ADVERTISEMENTREMOVE AD

Love Your Coffee? Here’s Why You Shouldn’t Go Beyond Three Cups

Updated
Chew On This
2 min read
story-hero-img
i
Aa
Aa
Small
Aa
Medium
Aa
Large
Hindi Female
ADVERTISEMENTREMOVE AD

Coffee lovers, please take note. Drinking three or more servings of caffeinated beverages a day increases the risk of migraine.

In a study published in the American Journal of Medicine, researchers evaluated the role of caffeinated beverages as a potential trigger of migraine.

They found that, among patients who experience episodic migraine, one to two servings of caffeinated beverages were not associated with headaches on that day, but three or more servings of caffeinated beverages may be associated with higher odds of migraine headache occurrence on that day or the following day.

ADVERTISEMENTREMOVE AD

Elizabeth Mostofsky from Harvard University said,

“While some potential triggers - such as lack of sleep - may only increase migraine risk, the role of caffeine is particularly complex, because it may trigger an attack but may also help control symptoms, caffeine’s impact depends both on dose and on frequency.”

During the study, 98 adults with frequent episodic migraine completed electronic diaries every morning and every evening for at least six weeks.

Every day, participants reported the total servings of caffeinated coffee, tea, soda and energy drinks they consumed, as well as filled out twice daily headache reports detailing the onset, duration, intensity, and medications used for migraines since the previous diary entry.

Participants also provided detailed information about other common migraine triggers, including medication use, alcoholic beverage intake, activity levels, depressive symptoms, psychological stress, sleep patterns and menstrual cycles.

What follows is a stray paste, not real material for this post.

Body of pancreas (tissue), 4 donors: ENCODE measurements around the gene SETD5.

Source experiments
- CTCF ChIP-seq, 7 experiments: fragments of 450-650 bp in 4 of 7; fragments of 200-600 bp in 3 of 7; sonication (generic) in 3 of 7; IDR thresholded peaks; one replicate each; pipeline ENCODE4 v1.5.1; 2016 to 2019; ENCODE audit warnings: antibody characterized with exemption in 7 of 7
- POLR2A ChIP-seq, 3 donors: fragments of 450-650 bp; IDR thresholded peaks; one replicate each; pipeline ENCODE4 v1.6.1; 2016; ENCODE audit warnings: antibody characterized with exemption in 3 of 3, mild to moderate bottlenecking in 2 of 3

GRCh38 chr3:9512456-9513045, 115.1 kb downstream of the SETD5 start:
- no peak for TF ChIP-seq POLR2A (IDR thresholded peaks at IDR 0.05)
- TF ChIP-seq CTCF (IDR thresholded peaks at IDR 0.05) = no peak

To evaluate the link between caffeinated beverage intake and migraine headache on the same day or on the following day, researchers used a self-matched analysis, comparing an individual participant's incidence of migraines on days with caffeinated beverage intake to that same participant's incidence of migraines on days with no caffeinated beverage intake.

The researchers further matched headache incidence by days of the week, eliminating weekend versus week day habits that may also impact migraine occurrence.

0

Self-matching also allowed for the variations in caffeine dose across different types of beverages and preparations.

“One serving of caffeine is typically defined as eight ounces or one cup of caffeinated coffee, six ounces of tea, a 12-ounce can of soda and a 2-ounce can of an energy drink.”
Elizabeth Mostofsky

"Those servings contain anywhere from 25 to 150 milligrams of caffeine, so we cannot quantify the amount of caffeine that is associated with heightened risk of migraine. However, in this self-matched analysis over only six weeks, each participant's choice and preparation of caffeinated beverages should be fairly consistent," Mostofsky added.

(At The Quint, we are answerable only to our audience. Play an active role in shaping our journalism by becoming a member. Because the truth is worth it.)

Read Latest News and Breaking News at The Quint, browse for more from fit and chew-on-this

Topics:  Sleep   coffee   Caffeine 

Published: 
Speaking truth to power requires allies like you.
Become a Member
3 months
12 months
12 months
Check Member Benefits
Read More
ADVERTISEMENT
×
×